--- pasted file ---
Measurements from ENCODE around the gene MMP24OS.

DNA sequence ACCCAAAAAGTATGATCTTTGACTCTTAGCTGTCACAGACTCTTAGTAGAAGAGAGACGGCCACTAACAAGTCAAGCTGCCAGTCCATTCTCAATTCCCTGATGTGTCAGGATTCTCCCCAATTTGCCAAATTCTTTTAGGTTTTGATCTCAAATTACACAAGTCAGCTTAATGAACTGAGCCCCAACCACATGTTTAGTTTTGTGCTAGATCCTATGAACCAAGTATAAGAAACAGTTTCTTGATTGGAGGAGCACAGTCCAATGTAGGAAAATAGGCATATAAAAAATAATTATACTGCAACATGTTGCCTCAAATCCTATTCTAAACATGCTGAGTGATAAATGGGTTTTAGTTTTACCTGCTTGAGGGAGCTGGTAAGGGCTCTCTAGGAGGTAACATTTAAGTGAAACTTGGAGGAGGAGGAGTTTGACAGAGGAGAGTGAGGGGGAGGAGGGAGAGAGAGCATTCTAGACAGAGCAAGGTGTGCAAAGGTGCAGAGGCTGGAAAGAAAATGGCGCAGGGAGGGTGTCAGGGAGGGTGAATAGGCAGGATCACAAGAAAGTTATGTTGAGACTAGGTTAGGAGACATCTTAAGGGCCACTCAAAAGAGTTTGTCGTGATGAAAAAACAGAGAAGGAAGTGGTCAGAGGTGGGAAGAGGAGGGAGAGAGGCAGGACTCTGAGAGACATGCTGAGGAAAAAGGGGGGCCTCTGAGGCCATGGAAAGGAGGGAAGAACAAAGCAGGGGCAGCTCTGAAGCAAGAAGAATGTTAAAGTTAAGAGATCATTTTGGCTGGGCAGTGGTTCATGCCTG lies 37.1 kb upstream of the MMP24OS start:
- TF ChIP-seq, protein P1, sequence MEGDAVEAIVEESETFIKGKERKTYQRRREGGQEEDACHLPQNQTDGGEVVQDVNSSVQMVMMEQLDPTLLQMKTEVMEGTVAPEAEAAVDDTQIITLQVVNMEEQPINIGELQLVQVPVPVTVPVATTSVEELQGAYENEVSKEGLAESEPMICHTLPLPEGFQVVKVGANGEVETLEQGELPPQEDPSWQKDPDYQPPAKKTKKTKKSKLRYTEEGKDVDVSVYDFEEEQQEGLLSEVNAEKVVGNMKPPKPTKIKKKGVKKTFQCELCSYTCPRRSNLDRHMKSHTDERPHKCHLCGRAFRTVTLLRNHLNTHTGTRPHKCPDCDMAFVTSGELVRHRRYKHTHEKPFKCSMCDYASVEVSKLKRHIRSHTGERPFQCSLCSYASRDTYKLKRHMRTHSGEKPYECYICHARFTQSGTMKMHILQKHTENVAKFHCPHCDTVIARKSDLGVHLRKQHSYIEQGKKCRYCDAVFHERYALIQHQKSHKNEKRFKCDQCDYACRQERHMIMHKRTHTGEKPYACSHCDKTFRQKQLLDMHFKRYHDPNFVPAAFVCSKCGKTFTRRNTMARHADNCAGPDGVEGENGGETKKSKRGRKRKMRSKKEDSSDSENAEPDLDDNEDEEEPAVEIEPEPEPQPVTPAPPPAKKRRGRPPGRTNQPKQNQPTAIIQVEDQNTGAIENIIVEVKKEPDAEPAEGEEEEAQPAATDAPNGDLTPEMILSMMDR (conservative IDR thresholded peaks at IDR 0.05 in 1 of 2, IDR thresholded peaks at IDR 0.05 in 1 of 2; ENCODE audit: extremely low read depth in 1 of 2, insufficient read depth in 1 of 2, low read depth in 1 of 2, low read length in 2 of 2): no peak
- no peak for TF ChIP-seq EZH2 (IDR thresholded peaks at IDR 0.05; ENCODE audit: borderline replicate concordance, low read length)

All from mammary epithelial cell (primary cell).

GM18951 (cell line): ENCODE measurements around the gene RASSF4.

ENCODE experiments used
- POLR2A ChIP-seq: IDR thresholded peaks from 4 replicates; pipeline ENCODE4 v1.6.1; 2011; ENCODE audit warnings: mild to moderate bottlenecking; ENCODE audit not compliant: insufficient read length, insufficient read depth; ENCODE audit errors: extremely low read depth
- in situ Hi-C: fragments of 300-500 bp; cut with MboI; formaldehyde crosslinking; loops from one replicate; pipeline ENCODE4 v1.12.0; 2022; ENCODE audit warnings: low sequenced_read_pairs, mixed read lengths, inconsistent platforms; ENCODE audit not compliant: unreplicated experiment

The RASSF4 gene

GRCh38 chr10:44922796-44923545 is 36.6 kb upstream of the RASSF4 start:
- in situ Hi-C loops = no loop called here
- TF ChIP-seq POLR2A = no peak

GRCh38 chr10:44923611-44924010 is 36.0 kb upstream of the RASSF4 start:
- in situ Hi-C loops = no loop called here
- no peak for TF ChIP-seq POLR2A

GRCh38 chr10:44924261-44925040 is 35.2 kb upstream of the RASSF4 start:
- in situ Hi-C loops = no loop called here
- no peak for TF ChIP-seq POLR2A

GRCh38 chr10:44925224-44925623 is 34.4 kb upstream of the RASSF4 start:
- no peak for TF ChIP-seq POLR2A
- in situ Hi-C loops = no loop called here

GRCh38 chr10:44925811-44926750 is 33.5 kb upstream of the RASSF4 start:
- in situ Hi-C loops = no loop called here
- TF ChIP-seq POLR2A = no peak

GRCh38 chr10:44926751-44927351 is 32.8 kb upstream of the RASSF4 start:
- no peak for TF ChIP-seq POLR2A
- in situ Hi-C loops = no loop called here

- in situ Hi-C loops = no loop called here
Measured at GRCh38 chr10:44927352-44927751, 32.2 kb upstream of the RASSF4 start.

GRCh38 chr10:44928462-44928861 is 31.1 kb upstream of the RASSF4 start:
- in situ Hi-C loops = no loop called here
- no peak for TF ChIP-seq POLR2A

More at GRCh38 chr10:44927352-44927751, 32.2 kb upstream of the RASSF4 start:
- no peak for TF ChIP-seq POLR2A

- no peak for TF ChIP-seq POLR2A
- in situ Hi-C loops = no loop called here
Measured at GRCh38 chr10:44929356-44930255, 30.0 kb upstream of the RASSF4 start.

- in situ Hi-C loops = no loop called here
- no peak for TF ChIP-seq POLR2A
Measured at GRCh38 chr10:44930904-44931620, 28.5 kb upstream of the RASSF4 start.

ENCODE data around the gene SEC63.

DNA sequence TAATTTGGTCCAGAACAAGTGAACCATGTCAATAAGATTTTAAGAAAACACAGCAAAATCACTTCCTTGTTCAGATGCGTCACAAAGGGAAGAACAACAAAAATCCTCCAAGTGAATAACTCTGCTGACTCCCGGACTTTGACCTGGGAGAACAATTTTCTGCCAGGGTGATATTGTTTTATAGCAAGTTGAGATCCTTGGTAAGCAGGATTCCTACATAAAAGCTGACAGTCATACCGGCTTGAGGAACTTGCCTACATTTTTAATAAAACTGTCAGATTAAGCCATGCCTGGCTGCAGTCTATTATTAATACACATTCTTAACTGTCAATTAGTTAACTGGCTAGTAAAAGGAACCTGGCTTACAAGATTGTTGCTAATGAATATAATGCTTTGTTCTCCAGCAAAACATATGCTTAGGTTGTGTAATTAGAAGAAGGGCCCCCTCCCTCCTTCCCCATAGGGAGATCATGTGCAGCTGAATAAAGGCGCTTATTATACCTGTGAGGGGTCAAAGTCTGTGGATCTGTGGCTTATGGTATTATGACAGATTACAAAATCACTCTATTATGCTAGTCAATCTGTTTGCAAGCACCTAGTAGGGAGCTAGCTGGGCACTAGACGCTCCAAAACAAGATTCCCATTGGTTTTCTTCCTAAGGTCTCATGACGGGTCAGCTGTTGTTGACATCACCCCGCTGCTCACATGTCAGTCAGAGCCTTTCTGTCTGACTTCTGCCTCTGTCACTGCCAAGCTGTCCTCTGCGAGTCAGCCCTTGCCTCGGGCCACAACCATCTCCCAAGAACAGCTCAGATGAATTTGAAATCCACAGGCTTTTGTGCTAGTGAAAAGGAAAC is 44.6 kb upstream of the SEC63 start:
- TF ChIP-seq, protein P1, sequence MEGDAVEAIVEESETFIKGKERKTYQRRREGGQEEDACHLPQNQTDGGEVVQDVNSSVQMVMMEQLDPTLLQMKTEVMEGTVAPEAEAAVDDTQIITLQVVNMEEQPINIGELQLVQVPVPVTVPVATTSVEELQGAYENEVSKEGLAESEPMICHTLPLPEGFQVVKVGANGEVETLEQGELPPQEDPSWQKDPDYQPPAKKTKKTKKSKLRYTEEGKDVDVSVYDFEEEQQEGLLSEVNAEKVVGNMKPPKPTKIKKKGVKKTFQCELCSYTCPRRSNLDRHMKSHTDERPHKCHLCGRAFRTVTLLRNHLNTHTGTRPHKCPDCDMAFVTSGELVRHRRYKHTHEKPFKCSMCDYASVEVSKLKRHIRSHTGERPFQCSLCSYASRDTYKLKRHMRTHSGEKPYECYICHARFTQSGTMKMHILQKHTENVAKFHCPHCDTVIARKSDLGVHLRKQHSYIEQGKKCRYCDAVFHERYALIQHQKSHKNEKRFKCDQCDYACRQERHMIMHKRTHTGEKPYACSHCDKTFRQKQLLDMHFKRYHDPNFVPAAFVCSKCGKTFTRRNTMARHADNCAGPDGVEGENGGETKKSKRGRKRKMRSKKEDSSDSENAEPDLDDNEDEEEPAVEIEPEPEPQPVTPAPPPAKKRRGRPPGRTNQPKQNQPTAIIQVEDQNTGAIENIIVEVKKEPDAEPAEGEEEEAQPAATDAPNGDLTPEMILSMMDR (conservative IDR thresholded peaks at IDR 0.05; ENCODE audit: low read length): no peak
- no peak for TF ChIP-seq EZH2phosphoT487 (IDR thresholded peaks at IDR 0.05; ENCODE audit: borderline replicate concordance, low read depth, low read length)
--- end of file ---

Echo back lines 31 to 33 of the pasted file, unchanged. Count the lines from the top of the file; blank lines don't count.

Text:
GRCh38 chr10:44928462-44928861 is 31.1 kb upstream of the RASSF4 start:
- in situ Hi-C loops = no loop called here
- no peak for TF ChIP-seq POLR2A